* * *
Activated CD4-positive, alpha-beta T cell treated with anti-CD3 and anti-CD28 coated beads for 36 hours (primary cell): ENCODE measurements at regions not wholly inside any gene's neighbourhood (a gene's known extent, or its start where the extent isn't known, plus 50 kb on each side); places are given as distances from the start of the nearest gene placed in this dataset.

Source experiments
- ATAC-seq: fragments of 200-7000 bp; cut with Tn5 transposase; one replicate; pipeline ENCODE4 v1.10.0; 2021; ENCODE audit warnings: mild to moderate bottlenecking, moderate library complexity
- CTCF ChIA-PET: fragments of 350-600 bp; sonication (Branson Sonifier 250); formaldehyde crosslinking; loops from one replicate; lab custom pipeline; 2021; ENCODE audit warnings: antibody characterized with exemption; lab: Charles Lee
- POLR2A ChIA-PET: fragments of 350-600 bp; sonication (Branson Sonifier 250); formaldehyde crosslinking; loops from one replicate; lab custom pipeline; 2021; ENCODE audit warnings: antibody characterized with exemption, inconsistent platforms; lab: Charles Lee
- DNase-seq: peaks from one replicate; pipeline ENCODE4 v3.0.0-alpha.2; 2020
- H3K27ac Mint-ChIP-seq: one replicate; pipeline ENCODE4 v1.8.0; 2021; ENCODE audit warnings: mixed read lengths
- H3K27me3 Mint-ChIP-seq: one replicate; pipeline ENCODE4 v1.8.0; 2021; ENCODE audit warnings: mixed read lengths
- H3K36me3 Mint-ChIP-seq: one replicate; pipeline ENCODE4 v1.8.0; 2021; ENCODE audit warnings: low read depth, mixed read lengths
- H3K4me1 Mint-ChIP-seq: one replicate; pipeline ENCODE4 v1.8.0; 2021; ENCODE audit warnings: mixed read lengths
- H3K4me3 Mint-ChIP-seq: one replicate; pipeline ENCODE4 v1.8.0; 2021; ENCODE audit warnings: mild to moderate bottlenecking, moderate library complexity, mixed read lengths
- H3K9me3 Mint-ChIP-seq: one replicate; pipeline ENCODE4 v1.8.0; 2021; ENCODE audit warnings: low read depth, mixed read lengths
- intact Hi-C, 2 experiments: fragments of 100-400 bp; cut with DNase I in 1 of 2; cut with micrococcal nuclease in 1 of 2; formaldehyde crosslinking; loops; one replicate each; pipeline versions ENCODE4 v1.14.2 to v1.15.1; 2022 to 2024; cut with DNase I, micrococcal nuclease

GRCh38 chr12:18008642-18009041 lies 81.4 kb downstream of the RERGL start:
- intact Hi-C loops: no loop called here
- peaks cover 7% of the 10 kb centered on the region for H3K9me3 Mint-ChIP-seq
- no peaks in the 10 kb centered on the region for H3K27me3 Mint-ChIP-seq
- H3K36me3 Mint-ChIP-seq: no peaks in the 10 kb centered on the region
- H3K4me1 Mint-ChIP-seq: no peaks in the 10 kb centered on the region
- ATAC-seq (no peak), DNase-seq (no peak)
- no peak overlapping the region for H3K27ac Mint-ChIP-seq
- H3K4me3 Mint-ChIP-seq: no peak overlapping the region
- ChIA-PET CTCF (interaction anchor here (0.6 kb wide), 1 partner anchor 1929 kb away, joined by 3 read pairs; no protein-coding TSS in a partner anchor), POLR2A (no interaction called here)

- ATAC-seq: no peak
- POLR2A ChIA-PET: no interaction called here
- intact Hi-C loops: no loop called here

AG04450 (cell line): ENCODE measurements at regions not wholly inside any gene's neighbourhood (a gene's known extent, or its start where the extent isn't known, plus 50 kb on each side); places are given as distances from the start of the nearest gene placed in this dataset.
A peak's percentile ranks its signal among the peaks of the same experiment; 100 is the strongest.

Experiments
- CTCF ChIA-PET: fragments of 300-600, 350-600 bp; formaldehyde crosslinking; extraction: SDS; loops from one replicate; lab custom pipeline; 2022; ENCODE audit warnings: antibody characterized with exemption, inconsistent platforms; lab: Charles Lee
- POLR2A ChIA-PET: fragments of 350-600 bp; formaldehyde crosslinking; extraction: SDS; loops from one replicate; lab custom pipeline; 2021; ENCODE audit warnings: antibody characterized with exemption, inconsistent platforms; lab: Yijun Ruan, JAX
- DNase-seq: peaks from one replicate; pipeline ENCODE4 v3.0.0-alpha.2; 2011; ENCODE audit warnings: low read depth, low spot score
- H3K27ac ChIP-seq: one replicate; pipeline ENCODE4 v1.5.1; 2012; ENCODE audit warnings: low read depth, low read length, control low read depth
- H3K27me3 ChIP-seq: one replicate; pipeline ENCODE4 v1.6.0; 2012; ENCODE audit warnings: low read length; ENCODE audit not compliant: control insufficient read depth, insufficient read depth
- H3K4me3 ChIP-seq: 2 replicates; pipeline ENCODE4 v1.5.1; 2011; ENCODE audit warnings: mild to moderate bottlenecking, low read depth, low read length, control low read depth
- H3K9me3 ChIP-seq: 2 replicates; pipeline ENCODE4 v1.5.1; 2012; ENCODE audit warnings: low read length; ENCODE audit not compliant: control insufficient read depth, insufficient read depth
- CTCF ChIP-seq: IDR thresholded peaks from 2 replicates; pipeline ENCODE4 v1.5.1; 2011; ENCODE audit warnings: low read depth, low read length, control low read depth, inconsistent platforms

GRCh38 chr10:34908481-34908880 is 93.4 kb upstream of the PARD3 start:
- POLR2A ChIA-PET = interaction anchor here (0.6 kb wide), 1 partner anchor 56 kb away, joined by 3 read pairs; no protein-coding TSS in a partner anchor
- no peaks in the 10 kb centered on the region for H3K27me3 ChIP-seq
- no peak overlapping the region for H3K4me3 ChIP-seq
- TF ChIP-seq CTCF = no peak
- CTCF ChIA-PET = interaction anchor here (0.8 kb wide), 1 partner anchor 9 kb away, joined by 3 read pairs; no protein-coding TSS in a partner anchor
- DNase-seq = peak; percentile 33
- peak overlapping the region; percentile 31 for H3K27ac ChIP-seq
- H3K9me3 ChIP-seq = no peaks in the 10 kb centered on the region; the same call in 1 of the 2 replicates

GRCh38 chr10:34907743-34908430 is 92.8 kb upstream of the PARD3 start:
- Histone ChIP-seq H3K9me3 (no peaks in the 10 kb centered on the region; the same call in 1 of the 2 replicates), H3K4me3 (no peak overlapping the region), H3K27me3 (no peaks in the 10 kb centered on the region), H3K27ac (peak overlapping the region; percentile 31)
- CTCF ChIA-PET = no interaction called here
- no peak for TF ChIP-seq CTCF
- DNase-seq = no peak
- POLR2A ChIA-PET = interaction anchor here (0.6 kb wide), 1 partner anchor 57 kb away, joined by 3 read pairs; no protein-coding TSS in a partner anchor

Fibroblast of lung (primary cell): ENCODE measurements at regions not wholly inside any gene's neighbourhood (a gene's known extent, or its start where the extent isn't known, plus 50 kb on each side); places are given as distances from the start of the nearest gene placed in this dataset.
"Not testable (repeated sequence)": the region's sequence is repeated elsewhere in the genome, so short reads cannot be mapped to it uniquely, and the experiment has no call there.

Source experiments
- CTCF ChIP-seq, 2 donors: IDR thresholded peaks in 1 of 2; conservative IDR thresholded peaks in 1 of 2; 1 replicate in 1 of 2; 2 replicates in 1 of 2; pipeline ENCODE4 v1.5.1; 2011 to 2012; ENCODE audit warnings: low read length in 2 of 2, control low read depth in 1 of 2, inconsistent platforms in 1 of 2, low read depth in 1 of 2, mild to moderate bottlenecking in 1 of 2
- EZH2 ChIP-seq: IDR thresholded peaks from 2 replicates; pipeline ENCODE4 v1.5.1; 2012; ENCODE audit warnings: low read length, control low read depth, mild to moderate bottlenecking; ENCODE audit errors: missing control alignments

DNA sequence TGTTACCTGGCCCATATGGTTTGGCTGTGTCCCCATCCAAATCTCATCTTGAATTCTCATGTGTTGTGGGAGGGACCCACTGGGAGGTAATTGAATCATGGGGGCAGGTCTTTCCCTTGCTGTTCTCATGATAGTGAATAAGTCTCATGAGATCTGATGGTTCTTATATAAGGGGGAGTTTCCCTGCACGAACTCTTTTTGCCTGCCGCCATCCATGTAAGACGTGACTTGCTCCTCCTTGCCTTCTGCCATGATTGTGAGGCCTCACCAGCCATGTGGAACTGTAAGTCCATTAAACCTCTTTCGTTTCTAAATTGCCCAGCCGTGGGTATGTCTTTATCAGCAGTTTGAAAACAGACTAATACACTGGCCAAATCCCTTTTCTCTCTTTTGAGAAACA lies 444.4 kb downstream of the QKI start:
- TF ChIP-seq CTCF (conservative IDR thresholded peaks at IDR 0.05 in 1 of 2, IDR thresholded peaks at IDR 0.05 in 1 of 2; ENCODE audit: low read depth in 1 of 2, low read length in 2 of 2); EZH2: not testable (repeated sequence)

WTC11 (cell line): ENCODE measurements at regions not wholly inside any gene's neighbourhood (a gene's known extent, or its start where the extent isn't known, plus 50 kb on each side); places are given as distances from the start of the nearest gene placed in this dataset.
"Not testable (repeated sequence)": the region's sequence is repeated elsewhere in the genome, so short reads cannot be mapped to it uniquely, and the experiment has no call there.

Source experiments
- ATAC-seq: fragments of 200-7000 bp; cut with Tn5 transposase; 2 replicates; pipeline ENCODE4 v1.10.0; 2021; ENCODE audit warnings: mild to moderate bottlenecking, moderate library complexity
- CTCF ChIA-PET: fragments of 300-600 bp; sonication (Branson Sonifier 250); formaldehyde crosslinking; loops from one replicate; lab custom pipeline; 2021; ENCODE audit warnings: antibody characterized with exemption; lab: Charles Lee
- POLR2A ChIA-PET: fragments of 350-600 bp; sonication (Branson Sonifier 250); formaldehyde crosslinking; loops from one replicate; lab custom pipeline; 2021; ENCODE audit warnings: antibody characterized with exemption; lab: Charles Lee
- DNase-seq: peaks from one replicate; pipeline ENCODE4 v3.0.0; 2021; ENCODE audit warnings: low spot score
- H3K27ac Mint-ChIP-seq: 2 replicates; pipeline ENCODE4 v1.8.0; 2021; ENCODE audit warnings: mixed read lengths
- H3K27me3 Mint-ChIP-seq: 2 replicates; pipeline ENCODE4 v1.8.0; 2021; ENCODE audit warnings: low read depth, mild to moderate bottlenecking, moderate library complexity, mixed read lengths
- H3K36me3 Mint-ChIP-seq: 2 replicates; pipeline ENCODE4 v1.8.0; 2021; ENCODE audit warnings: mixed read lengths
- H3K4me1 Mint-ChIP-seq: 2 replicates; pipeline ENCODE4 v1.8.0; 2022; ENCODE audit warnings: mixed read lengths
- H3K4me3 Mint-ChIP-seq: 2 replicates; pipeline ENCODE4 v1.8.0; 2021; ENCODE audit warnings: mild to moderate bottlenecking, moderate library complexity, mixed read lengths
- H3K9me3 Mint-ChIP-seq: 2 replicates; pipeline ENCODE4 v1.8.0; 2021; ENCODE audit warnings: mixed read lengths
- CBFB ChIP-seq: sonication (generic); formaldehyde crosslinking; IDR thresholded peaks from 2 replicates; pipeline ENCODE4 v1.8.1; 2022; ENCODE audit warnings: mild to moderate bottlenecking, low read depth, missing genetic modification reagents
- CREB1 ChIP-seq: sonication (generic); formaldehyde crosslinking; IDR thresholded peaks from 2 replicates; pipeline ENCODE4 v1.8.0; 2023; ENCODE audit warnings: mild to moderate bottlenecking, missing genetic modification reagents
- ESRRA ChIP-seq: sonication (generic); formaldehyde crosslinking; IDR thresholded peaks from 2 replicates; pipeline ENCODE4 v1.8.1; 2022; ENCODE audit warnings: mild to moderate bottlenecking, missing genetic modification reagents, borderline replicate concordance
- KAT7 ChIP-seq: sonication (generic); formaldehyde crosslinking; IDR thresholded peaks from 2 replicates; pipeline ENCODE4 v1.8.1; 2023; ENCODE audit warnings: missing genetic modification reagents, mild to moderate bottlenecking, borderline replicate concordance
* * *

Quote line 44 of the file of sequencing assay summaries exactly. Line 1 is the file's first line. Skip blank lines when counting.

- DNase-seq = peak; percentile 33